PORTLAND -- Health workers at 15 hospitals in Portland's metro area said they would be expecting trauma patients in the thousands if a major 9.0 earthquake were to hit.
And all say they are prepared to handle the masses, if people can even get to them.
"I don't know if we can ever be completely prepared, but each drill we learn more and evolve our preparedness," said Judi Workman, OHSU's Nursing Division Director.
The hospitals hold coordinated and extensive drills they hold once a year together. To handle the onslaught, the hospitals have tents ready if and when they need to triage.
The state also requires each hospital to have a supply stockpile to last them 96 hours.
But will the buildings themselves be useable after such a massive quake? They say the state holds them to an extremely high standard, the same standard as the Japanese.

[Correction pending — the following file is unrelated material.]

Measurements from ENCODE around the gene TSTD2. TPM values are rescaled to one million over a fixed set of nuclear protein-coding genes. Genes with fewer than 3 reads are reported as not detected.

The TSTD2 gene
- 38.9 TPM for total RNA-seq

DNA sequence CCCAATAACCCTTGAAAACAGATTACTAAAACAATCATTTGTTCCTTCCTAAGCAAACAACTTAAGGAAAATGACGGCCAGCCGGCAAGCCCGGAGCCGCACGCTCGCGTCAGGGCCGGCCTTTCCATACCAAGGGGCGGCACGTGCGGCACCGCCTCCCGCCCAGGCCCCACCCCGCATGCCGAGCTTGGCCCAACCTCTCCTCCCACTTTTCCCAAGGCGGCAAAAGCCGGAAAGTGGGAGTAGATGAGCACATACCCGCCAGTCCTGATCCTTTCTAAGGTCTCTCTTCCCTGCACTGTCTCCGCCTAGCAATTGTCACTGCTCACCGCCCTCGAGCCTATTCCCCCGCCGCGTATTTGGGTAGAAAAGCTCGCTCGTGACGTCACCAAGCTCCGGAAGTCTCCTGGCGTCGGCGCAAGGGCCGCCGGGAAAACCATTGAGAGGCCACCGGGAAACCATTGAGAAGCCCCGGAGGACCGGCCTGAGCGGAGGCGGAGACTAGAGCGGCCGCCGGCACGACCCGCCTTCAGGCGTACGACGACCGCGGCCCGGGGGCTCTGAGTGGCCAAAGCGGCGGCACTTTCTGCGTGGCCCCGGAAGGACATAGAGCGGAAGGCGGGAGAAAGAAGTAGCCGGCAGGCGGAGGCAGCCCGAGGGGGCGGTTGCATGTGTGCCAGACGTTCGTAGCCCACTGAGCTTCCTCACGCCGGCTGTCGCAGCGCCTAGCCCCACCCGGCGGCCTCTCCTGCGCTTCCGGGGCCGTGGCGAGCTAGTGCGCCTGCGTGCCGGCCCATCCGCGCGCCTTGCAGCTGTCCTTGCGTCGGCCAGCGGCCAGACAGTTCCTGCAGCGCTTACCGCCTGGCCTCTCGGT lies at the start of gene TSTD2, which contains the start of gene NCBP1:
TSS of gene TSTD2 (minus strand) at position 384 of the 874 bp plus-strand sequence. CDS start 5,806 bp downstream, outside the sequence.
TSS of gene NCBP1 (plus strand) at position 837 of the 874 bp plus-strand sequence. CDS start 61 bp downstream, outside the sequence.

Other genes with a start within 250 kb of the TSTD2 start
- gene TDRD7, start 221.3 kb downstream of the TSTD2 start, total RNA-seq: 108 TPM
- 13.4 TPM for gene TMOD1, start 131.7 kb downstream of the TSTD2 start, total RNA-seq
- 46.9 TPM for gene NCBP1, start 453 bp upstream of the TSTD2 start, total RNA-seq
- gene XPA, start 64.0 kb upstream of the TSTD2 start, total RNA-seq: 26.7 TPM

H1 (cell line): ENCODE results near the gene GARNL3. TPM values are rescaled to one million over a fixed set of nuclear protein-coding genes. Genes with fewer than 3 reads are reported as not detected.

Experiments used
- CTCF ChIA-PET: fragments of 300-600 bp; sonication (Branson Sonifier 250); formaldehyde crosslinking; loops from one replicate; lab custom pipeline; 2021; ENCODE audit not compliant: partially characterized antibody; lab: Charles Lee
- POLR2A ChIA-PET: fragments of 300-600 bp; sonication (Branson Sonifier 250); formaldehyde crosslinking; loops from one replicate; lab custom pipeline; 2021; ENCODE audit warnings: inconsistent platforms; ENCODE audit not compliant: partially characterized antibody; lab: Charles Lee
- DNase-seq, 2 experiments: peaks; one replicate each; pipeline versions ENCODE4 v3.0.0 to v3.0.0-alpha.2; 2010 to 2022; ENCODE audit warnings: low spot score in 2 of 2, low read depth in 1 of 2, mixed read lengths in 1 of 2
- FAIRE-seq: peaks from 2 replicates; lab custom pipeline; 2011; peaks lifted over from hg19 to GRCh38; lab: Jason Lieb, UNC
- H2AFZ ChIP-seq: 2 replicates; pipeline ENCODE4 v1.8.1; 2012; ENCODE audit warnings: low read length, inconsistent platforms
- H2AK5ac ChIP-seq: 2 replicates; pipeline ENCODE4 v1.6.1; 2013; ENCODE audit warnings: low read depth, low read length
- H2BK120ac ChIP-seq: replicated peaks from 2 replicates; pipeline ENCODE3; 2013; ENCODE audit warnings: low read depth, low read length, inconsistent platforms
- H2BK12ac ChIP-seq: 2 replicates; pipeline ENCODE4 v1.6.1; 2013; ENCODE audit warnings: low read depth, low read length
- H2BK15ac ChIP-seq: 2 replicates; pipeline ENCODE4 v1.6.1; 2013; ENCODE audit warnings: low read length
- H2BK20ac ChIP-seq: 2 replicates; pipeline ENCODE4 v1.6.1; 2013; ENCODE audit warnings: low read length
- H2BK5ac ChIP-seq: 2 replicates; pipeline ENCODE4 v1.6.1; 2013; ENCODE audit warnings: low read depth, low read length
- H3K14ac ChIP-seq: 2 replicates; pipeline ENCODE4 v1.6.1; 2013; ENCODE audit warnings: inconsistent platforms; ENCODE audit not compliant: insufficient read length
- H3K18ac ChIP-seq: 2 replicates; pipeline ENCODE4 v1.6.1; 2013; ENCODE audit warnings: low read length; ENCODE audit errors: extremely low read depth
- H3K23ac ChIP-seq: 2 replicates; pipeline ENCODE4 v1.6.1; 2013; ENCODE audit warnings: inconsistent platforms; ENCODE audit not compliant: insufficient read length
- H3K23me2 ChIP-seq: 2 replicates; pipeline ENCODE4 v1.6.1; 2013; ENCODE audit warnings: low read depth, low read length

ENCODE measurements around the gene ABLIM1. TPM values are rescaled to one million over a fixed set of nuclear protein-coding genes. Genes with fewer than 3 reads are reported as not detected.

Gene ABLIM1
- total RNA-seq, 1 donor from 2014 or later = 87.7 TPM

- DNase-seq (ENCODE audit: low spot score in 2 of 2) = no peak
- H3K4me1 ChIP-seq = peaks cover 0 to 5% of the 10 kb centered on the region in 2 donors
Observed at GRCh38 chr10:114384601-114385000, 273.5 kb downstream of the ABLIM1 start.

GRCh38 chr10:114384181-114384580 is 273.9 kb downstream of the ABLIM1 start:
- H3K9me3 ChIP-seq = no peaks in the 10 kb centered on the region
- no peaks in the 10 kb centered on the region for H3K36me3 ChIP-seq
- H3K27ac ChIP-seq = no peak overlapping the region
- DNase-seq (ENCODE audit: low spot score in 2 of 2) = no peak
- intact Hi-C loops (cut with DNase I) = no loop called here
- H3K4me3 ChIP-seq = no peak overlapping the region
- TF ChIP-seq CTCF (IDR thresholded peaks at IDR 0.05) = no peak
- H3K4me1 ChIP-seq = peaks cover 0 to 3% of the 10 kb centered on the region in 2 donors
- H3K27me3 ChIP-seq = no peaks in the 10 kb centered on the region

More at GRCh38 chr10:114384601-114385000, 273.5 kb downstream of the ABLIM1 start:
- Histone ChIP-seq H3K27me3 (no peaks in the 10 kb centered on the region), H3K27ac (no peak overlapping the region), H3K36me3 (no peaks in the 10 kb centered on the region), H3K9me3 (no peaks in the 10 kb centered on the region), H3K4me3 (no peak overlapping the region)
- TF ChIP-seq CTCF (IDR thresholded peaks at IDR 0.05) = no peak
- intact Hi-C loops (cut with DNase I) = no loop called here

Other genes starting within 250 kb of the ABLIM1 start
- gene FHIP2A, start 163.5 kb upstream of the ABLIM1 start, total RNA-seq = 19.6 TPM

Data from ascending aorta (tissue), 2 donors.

"They're steel structures that are designed to move with an earthquake, "said OHSU Healthcare Safety Officer Ben Richards. But most important, if the roads are destroyed, can anyone get to these hospitals?
"The geography has always been a challenge, "admits Richards. "It's a major vulnerability, especially during the wet season where rains have already softened the slopes. We may not be not be able to receive patients and therefore not be in service to a community that can’t get here."
Although other hospitals like Legacy Emanuel are prepared for that.
"We anticipate that maybe one or more of us (hospitals) could be knocked out and that well be on our own," said Legacy Safety and Security Director Aaron OLaoghaire-Sannes.